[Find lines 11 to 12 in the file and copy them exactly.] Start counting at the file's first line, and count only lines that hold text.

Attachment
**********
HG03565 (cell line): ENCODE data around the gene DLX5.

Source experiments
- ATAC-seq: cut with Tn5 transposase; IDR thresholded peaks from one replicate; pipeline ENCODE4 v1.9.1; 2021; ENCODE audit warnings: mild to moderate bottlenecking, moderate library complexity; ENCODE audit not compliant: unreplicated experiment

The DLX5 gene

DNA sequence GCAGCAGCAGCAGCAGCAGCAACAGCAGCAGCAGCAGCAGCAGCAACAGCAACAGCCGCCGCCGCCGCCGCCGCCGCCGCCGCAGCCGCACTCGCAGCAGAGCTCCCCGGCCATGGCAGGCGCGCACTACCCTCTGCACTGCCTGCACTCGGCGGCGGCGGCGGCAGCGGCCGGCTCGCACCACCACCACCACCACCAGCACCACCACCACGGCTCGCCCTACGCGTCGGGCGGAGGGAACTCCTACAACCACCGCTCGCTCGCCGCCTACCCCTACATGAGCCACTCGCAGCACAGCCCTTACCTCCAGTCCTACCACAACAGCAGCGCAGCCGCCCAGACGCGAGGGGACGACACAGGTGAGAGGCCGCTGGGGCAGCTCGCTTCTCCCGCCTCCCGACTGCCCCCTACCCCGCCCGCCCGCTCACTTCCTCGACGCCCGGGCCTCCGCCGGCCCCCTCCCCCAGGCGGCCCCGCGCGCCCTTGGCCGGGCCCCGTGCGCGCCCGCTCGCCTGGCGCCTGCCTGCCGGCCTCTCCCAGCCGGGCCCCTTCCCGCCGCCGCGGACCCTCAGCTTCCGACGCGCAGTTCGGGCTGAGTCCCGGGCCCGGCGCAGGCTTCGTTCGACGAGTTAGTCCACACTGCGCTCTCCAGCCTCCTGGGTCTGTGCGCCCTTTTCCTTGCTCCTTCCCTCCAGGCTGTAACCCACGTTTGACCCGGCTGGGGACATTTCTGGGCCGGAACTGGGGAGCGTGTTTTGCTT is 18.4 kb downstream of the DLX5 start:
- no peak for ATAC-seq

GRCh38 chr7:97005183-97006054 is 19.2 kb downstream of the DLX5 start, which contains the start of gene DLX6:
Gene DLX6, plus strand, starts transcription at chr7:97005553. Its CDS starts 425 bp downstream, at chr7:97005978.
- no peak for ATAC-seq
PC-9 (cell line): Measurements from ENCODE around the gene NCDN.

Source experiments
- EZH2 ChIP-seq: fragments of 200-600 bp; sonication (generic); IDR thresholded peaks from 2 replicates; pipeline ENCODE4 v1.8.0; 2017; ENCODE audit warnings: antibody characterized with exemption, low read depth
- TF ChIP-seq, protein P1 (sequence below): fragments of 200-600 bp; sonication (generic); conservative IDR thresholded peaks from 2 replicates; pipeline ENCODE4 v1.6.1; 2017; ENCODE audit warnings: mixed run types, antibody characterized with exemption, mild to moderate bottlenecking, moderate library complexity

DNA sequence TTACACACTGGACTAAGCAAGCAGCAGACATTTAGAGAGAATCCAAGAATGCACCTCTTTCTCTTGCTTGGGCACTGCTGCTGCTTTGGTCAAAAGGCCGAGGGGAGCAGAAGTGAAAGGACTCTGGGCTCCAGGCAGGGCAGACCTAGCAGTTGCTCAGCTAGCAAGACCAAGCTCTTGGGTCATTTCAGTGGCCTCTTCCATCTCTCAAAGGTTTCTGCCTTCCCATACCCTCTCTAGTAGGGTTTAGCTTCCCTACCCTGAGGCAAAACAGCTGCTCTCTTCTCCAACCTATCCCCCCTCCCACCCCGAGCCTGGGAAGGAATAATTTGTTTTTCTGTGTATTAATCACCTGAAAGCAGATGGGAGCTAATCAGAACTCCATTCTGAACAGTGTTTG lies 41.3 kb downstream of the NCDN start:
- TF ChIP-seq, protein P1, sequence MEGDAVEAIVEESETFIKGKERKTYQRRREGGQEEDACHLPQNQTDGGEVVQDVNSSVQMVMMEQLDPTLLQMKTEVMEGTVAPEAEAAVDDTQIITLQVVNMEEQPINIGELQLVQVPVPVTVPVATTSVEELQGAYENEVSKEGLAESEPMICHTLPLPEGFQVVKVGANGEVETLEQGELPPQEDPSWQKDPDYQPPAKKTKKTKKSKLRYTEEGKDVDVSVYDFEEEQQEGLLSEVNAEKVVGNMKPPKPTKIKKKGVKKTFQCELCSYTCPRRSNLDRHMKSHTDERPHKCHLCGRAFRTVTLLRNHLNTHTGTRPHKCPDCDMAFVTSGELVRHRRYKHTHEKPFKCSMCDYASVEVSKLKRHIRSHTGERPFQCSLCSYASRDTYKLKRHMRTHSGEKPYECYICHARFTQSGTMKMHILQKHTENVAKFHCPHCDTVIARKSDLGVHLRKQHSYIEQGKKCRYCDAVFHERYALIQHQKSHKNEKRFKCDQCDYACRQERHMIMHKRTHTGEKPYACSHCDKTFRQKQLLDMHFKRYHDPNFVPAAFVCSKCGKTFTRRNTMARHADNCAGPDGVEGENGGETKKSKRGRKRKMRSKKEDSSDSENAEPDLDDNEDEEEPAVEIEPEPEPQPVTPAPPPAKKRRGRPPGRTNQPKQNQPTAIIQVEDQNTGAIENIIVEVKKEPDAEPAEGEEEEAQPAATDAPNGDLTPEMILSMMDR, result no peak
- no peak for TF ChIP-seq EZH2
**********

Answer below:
Source experiments
- EZH2 ChIP-seq: fragments of 200-600 bp; sonication (generic); IDR thresholded peaks from 2 replicates; pipeline ENCODE4 v1.8.0; 2017; ENCODE audit warnings: antibody characterized with exemption, low read depth